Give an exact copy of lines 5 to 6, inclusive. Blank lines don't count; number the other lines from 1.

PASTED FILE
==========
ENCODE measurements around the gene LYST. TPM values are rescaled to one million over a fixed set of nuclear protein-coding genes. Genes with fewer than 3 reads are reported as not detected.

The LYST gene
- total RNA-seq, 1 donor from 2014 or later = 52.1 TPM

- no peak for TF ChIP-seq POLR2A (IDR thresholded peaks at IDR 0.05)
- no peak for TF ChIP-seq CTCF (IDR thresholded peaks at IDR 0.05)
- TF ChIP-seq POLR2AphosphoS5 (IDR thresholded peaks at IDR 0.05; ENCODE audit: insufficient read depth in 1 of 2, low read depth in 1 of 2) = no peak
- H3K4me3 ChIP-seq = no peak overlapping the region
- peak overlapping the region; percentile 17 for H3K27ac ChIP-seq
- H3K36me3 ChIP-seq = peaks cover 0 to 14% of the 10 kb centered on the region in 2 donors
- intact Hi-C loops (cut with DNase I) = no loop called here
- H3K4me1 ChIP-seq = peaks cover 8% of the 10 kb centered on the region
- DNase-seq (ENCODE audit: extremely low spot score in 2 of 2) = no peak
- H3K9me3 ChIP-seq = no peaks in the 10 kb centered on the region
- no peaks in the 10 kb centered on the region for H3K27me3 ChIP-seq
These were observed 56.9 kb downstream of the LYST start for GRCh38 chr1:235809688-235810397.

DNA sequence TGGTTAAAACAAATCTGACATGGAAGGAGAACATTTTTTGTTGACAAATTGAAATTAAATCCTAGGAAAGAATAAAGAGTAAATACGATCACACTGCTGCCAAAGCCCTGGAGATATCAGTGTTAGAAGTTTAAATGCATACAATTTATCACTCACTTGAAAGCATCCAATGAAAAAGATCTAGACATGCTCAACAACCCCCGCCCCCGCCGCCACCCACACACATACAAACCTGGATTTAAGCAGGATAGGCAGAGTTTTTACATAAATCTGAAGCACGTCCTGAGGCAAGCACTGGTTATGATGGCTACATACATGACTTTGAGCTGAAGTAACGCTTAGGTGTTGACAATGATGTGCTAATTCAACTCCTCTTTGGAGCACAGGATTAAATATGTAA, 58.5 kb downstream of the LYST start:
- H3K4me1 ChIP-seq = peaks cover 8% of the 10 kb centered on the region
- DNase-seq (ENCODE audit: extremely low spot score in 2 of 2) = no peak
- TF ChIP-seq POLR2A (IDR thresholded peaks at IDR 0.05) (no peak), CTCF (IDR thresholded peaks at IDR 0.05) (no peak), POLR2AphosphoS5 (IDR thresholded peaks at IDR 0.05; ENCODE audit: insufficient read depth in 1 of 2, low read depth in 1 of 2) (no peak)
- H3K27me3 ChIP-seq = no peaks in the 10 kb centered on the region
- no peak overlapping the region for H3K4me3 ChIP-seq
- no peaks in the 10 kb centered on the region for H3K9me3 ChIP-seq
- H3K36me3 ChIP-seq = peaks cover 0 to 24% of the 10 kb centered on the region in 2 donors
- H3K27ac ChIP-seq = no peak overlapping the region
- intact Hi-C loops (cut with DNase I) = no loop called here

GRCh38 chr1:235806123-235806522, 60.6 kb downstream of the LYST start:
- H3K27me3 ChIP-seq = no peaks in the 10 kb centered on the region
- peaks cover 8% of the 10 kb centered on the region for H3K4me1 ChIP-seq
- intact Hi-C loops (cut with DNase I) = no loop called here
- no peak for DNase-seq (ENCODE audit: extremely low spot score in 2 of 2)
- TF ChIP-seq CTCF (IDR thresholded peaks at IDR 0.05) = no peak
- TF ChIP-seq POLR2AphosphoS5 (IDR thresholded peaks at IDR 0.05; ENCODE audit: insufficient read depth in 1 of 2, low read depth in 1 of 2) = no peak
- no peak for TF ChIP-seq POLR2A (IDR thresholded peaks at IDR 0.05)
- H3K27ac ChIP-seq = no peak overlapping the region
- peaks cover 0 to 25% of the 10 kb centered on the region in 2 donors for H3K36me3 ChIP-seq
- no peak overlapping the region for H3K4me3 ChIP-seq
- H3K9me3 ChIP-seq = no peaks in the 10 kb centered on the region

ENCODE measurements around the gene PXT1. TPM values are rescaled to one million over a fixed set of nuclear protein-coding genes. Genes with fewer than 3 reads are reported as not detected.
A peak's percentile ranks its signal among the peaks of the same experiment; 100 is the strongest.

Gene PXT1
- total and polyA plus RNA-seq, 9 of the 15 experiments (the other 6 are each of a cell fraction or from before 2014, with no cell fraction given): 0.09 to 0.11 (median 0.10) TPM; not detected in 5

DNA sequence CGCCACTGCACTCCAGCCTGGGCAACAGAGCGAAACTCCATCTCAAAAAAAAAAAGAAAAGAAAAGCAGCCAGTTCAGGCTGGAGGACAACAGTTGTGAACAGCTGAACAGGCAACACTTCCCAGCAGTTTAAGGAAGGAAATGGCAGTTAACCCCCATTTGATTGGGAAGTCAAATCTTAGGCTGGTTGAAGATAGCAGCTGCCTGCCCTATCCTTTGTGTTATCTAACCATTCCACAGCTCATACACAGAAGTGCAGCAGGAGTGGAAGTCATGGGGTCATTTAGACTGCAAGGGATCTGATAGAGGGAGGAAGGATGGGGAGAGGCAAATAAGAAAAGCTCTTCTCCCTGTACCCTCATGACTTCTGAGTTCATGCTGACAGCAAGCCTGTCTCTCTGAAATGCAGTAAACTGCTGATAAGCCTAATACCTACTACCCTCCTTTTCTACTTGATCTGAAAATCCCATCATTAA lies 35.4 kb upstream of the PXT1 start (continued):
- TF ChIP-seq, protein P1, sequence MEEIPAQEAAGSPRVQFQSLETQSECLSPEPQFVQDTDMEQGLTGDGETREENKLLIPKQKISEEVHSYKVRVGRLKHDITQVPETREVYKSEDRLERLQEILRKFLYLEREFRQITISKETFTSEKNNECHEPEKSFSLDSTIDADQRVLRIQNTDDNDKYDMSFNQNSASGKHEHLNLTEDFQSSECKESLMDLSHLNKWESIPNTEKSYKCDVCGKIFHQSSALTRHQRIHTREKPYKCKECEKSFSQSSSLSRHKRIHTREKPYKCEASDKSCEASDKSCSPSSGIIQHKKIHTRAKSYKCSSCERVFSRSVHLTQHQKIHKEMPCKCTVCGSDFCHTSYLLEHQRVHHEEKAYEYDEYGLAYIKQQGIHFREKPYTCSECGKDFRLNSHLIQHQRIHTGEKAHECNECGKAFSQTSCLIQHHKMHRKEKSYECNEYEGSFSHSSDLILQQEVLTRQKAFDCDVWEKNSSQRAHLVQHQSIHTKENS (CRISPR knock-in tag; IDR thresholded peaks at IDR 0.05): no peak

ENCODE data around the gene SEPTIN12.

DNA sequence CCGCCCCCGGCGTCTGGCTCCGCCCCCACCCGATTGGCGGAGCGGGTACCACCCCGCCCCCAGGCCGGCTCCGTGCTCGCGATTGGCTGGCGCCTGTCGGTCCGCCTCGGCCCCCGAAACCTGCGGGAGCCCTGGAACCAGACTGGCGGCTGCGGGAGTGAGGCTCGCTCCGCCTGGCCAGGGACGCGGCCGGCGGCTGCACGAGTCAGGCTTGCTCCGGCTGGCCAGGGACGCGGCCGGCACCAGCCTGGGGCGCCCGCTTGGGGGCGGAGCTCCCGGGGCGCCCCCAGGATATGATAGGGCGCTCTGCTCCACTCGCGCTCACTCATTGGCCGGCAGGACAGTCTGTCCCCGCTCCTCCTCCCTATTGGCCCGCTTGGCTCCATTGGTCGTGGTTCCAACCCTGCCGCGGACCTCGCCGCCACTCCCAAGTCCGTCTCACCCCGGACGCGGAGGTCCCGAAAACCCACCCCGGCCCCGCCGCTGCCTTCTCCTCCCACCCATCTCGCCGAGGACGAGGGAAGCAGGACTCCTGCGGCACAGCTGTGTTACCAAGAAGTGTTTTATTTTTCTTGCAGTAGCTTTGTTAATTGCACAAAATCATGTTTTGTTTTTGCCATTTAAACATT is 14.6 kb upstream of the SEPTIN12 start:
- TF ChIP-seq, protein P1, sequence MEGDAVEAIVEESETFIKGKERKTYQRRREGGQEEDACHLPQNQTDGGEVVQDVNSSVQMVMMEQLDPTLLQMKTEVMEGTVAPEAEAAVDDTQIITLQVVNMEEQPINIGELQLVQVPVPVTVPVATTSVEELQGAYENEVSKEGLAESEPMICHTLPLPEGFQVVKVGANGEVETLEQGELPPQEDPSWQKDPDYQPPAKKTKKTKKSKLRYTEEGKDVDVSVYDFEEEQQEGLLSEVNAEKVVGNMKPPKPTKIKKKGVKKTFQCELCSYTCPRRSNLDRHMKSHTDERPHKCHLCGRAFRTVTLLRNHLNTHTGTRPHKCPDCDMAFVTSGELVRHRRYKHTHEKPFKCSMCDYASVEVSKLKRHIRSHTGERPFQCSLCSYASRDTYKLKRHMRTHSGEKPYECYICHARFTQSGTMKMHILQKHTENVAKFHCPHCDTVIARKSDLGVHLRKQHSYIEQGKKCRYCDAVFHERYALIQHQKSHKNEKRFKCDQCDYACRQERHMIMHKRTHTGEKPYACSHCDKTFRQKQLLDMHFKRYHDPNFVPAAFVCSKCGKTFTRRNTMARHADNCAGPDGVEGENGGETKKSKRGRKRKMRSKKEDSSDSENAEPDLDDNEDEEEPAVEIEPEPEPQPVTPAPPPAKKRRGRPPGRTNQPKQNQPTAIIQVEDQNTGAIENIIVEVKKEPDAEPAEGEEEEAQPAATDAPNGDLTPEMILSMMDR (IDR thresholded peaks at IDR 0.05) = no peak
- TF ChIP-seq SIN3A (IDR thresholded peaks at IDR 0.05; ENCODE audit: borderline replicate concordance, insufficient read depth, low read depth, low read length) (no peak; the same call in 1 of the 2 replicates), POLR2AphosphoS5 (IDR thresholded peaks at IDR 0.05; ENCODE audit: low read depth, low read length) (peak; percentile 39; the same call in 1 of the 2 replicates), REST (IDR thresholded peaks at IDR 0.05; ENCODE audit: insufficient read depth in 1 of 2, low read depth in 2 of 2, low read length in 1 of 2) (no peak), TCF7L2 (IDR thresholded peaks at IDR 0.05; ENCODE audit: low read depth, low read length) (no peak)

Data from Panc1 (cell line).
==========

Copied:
- no peak for TF ChIP-seq CTCF (IDR thresholded peaks at IDR 0.05)
- TF ChIP-seq POLR2AphosphoS5 (IDR thresholded peaks at IDR 0.05; ENCODE audit: insufficient read depth in 1 of 2, low read depth in 1 of 2) = no peak